Airlines set rules about which booking classes earn miles and if so, how many. Award tickets, of course, would be assigned a fare bucket that doesn’t earn any miles. Alaska Airlines is among a shrinking number of US airlines that award miles based on distance traveled rather than ticket price. In 2015, someone flying Alaska Airlines the 2,329 miles between BWI and LAX would earn 2,329 Mileage Plan points if he or she booked a flight in H, Q, L, V, K, G, T, R, or U credited to Alaska’s own program.
The Infamous Alaska “R” Fare Bucket
Travelers can choose to credit a flight on Alaska Airlines to its partner American Airlines instead (and visa-versa). Although they are partners, not every flight that would earn mileage credit on Alaska is honored for credit on American Airlines. Of the fare classes noted above, flights in Alaska fare buckets H, Q, L, V, K, G, T, and U earn miles when credited to AA but not flights in R. In fact, as best I can tell, R is the only Alaska coach fare bucket that is eligible to earn miles on Alaska but not American!
When booking my tickets in June 2015, I’d confirmed before crediting the flights to American that the tickets were in T, which is eligible for credit on American. When I requested the difference in fare between my original purchase and the new lower price in September, I don’t recall seeing any warning that the fare class was changing, but it’s possible I overlooked it. If there wasn’t a warning, perhaps the only way I could have known I was going to end up in an ineligible fare bucket was to start making a dummy booking at the new price. It’s also possible that if I’d done the request over the phone instead of online that I could have avoided the problem.
At any rate, I received a new confirmation email in addition to the vouchers, but overlooked the fact that our outbound flights were now in R. If I had caught the problem before the flight, I might have been able to get booked back into T, but it was certainly impossible afterward. When I called Alaska Airlines Customer Care in November, the representative told me I could at least get Alaska Airlines credit for the outbound flights. I had to email my Alaska ticket information, American’s email declining the request for mileage credit, and the AAdvantage mileage statement showing the flight hadn’t posted. It took nine days and a follow-up email, but the miles eventually posted to our Alaska accounts.
I suppose it could have been worse. Next year’s vacation schedules aren’t set yet, so we still have a little time before we’re ready to book our trip to Europe on American (assuming award tickets are still available by then). We earned some miles with the AAdvantage eShopping mall (which makes it possible to earn miles for online purchases we were going to make anyway and which recently offered bonus points for certain spending thresholds). We also earned miles with the AAdvantage Dining program, which awards miles for purchases at participating restaurants including our favorite local eatery. I also earned some miles on HolidayCheck.com by reviewing hotels I’ve stayed at recently (70 AAdvantage miles per review; some European frequent flyer programs are also available at somewhat higher rates).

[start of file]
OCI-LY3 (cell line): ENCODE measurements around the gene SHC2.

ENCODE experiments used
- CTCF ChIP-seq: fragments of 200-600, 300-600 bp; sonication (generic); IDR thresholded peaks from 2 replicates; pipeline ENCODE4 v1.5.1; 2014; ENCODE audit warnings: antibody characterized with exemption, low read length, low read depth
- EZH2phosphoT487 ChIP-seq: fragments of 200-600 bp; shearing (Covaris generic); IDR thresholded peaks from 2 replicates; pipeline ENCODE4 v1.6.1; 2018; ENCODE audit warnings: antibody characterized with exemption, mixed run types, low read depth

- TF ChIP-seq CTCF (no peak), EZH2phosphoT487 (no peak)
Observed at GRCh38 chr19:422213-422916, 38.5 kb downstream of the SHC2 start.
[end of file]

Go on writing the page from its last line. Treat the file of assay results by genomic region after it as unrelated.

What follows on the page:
Once If all the miles post, we should be in good shape.
Update on July 16, 2016: We were indeed successful raising enough points from shopping and dining to get off-peak award flights from Philadelphia to Nice via London as well as Madrid back to Philadelphia. HolidayCheck recently discontinued their English language site; since I don’t speak German or Polish I may be out of luck earning miles for reviews in the future.
Although I follow travel and points blogs avidly, I’d never heard of anyone getting burned on mileage earning because they’d taken advantage of the Alaska Airlines Price Guarantee. Researching after the fact, I found warnings too late in threads on FlyerTalk including Is there any downside to using the AS Price Guarantee? and AS R Fare Credit to AA Question. According to the posters in the latter thread, Alaska only added the R fare bucket around February 2014. Posters expected that American would add R for credit since it wasn’t a substantially cheaper fare bucket, but that hasn’t happened yet. Interestingly, at the time, Alaska Airlines wouldn’t honor American flights in the O bucket, but that loophole closed in February 2015.
- Taking advantage of the Alaska Airlines Price Guarantee may change the fare class from one that earns miles to one that does not.
- Alaska Airlines fare class “R” earns miles with Alaska Airlines Mileage Plan but not American Airlines AAdvantage.
- If you request mileage credit for a partner flight that didn’t credit, American Airlines won’t notify you if the request is declined unless you make a follow-up inquiry.
- You have nothing to lose by making an inquiry rather than wasting time waiting for airlines to communicate with you. If I’d learned that American was going to decline my request for mileage credit without telling me it had done so, I would have credited an October Rocketmiles hotel stay to American instead of another frequent flyer program.